Perhaps the biggest reason I moved west from Chicago in 1985 was to take advantage of the many opportunities for outdoor recreation here. I wanted to ski, hike, camp and paddle — often.
Over the years, I discovered the need to make a living so as to afford all of that fun I was planning, then I discovered a way to make a living that was in and of itself fun, time went by, I met a girl, we got married, we had a kid…. Life got in the way, you might say. You might also say that my priorities shifted.
So it seems with wilderness areas.
The Lee Metcalf Wilderness includes the Beartrap Canyon portion of the Madison River, above, and Sphinx mountain in the Madison mountain range, below. It includes 259,000 acres of southwest Montana. It’s creation in 1983 followed three years of negotiation and compromise and was the culmination of an era of environmental protections that began with the passage of the Wilderness Act in 1964.
And we haven’t created another wilderness area in Montana since.
In the current issue of Montana Quarterly, my pal Al Kesselheim writes a fantastic piece on the Lee. He talks about the thinking behind the creation of the wilderness and how some are fighting for more wilderness areas today, and how some preservationists like William Cronon are saying that the creation of wilderness areas can imply that we don’t have to take care of the non-wilderness places. That maybe we should think of everyplace as a place worth caring for and at the same time a place that is used and enjoyed by people.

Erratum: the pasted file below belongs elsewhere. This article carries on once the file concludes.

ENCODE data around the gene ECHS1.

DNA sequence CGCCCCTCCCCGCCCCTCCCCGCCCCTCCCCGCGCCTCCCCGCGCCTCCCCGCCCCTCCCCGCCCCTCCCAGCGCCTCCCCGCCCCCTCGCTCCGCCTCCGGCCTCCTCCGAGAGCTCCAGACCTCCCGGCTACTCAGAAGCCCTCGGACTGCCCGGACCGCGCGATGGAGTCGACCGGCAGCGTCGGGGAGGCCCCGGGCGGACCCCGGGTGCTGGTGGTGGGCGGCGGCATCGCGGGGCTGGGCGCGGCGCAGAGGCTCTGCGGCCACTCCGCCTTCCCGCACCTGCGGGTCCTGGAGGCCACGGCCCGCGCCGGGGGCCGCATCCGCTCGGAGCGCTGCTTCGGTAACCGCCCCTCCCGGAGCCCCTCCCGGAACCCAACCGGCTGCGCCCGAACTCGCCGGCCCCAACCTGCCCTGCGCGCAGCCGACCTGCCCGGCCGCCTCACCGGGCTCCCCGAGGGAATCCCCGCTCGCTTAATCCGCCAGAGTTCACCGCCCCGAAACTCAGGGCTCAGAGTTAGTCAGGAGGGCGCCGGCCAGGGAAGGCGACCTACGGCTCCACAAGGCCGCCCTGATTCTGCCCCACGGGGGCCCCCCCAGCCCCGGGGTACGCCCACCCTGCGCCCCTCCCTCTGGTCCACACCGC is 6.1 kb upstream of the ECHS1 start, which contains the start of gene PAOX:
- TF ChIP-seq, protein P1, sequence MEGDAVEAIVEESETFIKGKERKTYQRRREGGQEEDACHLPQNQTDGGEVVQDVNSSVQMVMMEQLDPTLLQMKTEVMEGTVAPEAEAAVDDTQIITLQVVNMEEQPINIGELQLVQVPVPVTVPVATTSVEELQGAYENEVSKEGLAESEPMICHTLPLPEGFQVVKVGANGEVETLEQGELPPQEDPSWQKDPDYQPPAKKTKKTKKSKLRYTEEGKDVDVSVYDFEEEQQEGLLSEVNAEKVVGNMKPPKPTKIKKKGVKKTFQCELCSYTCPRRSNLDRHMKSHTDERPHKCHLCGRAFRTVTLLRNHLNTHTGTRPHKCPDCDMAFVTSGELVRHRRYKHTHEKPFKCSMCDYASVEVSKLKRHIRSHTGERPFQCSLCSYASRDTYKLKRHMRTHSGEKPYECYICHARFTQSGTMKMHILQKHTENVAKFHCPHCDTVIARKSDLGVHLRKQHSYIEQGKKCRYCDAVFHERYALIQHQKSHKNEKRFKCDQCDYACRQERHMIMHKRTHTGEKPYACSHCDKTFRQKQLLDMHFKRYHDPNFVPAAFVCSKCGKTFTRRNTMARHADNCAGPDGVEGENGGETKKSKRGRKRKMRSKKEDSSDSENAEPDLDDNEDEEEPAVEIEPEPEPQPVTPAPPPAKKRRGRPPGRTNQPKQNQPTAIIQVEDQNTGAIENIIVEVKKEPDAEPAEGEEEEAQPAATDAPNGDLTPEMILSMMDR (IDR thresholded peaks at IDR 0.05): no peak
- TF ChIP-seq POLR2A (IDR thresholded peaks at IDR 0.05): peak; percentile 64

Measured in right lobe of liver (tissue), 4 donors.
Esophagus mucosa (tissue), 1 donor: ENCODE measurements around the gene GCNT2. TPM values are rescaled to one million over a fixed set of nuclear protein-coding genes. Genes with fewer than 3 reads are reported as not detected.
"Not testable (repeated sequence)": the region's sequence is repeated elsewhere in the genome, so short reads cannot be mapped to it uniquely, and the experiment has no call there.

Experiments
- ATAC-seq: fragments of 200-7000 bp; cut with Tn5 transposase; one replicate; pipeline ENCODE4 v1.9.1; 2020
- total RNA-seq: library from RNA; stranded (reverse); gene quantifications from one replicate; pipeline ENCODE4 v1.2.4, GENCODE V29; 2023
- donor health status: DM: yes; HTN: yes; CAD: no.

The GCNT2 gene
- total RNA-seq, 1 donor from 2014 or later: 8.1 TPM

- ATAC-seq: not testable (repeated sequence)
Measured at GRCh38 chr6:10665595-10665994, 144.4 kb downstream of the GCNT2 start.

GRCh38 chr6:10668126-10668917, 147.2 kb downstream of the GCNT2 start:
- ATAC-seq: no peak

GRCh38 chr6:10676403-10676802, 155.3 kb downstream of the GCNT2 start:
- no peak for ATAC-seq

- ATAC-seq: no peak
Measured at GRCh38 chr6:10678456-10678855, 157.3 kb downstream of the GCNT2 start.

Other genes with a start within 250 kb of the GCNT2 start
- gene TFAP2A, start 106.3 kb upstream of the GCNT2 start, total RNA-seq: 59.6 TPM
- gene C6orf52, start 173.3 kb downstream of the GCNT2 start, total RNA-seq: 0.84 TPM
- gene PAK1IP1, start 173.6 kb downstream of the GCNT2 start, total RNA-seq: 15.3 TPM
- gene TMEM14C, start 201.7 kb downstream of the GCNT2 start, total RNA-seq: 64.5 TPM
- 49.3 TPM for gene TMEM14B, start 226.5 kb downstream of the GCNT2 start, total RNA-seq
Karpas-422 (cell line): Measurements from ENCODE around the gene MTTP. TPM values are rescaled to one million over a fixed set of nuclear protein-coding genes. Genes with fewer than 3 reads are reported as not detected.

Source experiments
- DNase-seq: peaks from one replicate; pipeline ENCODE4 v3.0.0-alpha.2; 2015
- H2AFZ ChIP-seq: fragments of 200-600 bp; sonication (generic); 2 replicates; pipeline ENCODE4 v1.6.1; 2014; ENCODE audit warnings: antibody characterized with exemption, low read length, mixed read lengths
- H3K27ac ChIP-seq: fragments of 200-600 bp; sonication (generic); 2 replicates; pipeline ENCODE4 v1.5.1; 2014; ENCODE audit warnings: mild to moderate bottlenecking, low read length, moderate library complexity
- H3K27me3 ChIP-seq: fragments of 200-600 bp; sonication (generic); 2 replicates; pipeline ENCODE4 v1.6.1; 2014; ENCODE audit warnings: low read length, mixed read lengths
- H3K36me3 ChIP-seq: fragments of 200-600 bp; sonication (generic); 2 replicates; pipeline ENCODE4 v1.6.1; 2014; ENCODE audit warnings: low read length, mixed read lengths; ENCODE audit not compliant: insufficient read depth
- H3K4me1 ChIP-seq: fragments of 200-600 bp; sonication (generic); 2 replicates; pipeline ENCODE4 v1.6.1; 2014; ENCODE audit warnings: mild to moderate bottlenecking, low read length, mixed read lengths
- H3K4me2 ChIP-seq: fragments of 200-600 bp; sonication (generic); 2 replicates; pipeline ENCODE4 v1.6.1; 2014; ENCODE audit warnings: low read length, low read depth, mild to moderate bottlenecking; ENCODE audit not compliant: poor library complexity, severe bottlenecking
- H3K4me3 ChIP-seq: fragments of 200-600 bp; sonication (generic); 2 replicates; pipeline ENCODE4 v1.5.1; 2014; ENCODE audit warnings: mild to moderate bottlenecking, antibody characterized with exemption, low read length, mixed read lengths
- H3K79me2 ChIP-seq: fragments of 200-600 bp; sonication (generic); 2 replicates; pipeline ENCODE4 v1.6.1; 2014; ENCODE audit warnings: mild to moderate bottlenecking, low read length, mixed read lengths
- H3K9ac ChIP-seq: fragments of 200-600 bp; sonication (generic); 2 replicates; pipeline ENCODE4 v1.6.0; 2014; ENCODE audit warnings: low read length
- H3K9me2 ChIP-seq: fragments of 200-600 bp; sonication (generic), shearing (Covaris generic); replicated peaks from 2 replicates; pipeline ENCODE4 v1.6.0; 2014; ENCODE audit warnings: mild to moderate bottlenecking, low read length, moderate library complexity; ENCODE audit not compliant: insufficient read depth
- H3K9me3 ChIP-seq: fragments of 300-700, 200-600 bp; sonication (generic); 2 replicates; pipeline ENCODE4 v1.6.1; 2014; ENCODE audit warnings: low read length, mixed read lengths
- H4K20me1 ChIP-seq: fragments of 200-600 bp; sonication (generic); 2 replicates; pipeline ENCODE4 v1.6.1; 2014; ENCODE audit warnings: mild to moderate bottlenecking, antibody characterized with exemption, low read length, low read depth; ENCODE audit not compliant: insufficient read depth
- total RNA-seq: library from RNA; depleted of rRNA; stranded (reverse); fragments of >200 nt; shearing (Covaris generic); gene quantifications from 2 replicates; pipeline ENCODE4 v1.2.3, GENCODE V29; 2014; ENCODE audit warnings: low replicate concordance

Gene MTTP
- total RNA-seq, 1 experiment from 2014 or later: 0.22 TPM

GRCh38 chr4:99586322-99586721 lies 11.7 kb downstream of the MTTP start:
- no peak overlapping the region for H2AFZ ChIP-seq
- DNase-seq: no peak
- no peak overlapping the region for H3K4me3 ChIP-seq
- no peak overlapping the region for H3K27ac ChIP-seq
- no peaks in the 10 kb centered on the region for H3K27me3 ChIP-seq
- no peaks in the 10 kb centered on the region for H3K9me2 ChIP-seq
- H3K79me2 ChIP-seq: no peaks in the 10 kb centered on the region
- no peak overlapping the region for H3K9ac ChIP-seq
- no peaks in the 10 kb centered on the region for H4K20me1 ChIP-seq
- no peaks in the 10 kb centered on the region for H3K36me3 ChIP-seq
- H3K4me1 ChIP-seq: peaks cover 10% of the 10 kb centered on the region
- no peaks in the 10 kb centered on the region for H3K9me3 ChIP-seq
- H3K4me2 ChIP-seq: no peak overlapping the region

Al goes on to quote writer John Elder: “To find the sacred only in the wilderness would be like finding it only in a beautiful church on Easter. Unless the sacred is imbued in your day-to-day life … its value is limited.”
Wilderness is complicated, definitely. And, like in the Blackfoot, efforts are being made to reach across old battle lines.
“I spend a lot of my time advocating for cutting trees and getting logs onto trucks,” Al quotes John Todd, above, of the Montana Wilderness Association as saying. “These days, I talk to folks in the timber industry as often as I talk to wilderness advocates.”
Al also talked to former U.S. Rep. Pat Williams (D-Mont.), who told Al, “The thing is, the motorized folks like the views just as much as we do. they just want to get there a different way. I remember sitting in the living room of a very conservative rancher over in the Big Hole, years ago. We were looking at the mountain range in his view. ‘It would be good to keep that view the way it is, wouldn’t it?’ I said to him. That’s the trick. Help people see the landscape as their backyard, theirs to preserve. They start to see it in a very pragmatic, personal way — protecting what they can see. That rancher became a conservationist, although he never would have called himself one.”
So here I am, almost 30 years after I moved west from Chicago. Do I paddle, ski, hike and camp as much as I had planned? No. Not nearly. Unexpected things have happened along the way and I’ve adjusted, compromised, adapted. And I think my life is the richer for it.
May it also be for wilderness.